"Where I Was Meant to Be"
"She was pretty much the topic of anyone and everyone's conversation ..."
“She was pretty much the topic of anyone and everyone’s conversation—like, ‘Did you see that buff woman from Radcliffe with the tattoo?’” says Bill Patterson, describing his sighting of Anne Browning ’00 at last spring’s NCAA women’s rowing championships in Sacramento, California. Patterson, coach of the novice women’s crew at MIT, recalls how Browning strode around the parking lot: “She holds her head very high and sticks her chest out a little bit. She has a commanding presence and really breathes confidence; it’s rather intimidating—and it’s really neat. She carries herself in such a way that you say, ‘This is a woman I would want in my boat.’ ”
Browning’s boat is the Radcliffe varsity eight, which stubbornly remains the Radcliffe crew despite last year’s merger. In 1998 and 1999, the Black and White varsity took fourth place at the Eastern Sprints, the regatta that climaxes the spring racing season for eastern collegiate crews. At the NCAA regatta they were eighth in 1998, sixth in 1999.
In recent years Radcliffe has rowed against an expanding array of competitors: after the successful Title IX lawsuit against Brown University, colleges nationwide scrambled to create women’s varsity programs, and rowing, which has large athlete squads and requires no playing field, has suddenly become popular. Places like Michigan and Texas that were barely on the nautical map are now buying state-of-the-art boats, hiring top coaches, and offering athletic scholarships to junior national team oarswomen. In the east, the University of Virginia has become a power. Though the Virginia women gained varsity status only in 1995, last year they took third at the Eastern Sprints and were second to Brown at the NCAAs.
Into this floating milieu strides Radcliffe captain Browning, who rows starboard in either the number 5 or number 7 seat. She is strong and tall (“Six feet on a good day,” she says) but also brings another kind of stature to the boathouse, built on extraordinary toughness and a thirst for challenges. Last summer, for example, Browning was one of 16 college oars-women invited to a special training camp at the Olympic Training Center in San Diego. “It was one of the most amazing months of my life,” she recalls. “The amount of training we did was more than I thought possible. We were doing the full national team program, plus an extra practice at midday. Some days were so dificult, I knew I’d never fear another workout.”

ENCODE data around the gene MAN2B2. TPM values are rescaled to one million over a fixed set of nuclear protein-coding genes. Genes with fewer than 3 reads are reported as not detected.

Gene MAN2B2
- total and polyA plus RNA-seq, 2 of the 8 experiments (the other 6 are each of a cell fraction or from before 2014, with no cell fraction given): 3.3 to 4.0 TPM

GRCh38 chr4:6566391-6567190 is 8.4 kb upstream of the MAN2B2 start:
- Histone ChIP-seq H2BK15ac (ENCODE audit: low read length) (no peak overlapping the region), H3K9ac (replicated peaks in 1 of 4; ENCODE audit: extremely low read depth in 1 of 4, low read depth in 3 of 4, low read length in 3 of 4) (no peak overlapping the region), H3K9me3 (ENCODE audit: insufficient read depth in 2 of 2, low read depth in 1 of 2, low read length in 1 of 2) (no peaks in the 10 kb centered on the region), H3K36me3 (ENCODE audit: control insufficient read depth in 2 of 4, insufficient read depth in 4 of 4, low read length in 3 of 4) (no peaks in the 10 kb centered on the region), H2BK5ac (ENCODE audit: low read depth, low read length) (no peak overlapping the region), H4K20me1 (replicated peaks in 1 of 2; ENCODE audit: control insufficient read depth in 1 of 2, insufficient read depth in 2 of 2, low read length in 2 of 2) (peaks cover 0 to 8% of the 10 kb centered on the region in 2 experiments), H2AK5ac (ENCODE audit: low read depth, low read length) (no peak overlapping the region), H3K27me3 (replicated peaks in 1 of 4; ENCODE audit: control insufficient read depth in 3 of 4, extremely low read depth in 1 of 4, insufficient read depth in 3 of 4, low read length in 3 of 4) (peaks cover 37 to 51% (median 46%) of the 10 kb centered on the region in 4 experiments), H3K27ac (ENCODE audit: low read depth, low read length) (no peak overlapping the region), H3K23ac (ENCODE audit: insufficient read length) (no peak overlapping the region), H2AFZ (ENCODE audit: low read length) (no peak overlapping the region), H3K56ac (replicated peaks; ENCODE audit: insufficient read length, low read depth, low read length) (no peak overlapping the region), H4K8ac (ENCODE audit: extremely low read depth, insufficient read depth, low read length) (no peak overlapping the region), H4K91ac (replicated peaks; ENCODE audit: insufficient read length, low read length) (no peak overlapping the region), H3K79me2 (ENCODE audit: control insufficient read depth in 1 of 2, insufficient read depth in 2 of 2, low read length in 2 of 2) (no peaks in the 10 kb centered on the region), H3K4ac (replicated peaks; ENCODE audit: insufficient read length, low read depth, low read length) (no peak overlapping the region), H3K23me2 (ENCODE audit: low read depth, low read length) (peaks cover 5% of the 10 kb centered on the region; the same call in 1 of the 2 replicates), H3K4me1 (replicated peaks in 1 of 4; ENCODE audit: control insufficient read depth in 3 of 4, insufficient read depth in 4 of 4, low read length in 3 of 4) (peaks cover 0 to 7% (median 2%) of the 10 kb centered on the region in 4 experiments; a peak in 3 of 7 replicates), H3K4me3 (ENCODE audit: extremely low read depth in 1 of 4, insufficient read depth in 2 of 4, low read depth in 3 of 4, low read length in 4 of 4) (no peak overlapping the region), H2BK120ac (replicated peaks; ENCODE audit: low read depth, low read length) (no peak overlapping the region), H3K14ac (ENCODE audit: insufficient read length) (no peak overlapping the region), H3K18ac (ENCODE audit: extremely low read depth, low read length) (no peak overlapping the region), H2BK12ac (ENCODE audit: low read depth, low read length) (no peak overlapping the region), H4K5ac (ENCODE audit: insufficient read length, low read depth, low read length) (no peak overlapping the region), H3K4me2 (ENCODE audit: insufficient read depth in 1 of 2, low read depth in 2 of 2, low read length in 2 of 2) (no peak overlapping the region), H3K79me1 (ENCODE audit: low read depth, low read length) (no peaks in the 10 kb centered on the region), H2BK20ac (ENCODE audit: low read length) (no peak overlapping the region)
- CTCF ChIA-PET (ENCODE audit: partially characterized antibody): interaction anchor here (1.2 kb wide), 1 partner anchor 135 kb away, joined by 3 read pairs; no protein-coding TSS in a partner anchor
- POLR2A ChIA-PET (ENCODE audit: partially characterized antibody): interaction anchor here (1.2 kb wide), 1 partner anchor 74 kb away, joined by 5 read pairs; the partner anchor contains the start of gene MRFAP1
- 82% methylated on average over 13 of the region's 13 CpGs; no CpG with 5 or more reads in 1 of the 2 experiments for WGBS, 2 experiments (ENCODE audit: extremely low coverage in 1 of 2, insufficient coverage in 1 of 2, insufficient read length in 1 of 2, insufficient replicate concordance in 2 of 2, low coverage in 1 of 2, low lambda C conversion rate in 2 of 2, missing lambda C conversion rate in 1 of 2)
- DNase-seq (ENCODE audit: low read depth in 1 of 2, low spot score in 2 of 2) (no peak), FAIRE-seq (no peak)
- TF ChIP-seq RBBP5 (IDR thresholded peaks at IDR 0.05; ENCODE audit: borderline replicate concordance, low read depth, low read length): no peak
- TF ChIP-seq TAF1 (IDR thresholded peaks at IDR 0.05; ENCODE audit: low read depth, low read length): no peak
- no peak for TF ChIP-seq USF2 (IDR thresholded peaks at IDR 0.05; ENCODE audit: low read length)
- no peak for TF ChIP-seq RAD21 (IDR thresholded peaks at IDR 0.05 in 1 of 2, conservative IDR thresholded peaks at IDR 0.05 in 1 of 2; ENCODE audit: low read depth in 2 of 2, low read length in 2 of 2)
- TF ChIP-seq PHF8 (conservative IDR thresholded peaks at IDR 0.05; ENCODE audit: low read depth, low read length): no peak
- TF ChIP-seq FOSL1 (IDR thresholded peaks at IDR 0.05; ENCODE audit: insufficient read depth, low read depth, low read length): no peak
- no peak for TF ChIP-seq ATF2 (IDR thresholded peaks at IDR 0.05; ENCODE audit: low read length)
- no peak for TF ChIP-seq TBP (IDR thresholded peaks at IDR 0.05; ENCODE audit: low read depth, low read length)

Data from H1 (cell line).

The conquest of fear and limits runs through Browning’s sporting exploits. She came to Harvard as a modern rarity, a two-sport athlete. She wanted to row, having done so recreationally in high school, but was already an outstanding soccer goalie. “People told me I had to specialize to be good,” she says. “I disagreed with them for as long as I could.” The blonde heretic voted with her hands and feet: she rowed each spring and in the fall was a varsity goalkeeper. But last spring, when her crewmates elected her captain, Browning chose to focus on crew for her senior year.
She had little left to prove in goal. In 42 games over three years, Browning recorded a superb career goals-against average of 0.80, third best in the history of Harvard women’s soccer. “She was intimidating—so strong and so talented,” says women’s soccer coach Tim Wheaton. “Opponents had to change their games to adjust to her. They had to be more selective in shooting.”
Some were not selective enough. In the 1997 NCAA soccer tournament’s second-round match against George Mason University, with 40 seconds remaining in regulation, Browning, facing a breakaway, dove to the ground and seized the ball for a save. George Mason forward Jen Gross kicked at it anyway, instead kicking Browning in the face, breaking a bone below her left eye. After ocular surgery, Browning “couldn’t do much” for two months, she says, adding, “It took well over a year before I had a full upward gaze.”
Yet the resilient athlete returned to the Crimson goal the following season. “I don’t like to fear things,” she bluntly declares. “The reason I played my junior year was to prove to myself that I had no fear. To play your best, you have to feel you’re invincible.” A perfectionist, she says, “In any other position [besides goalie], mistakes don’t win or lose games. As goalkeeper, I am in pursuit of the shutout.”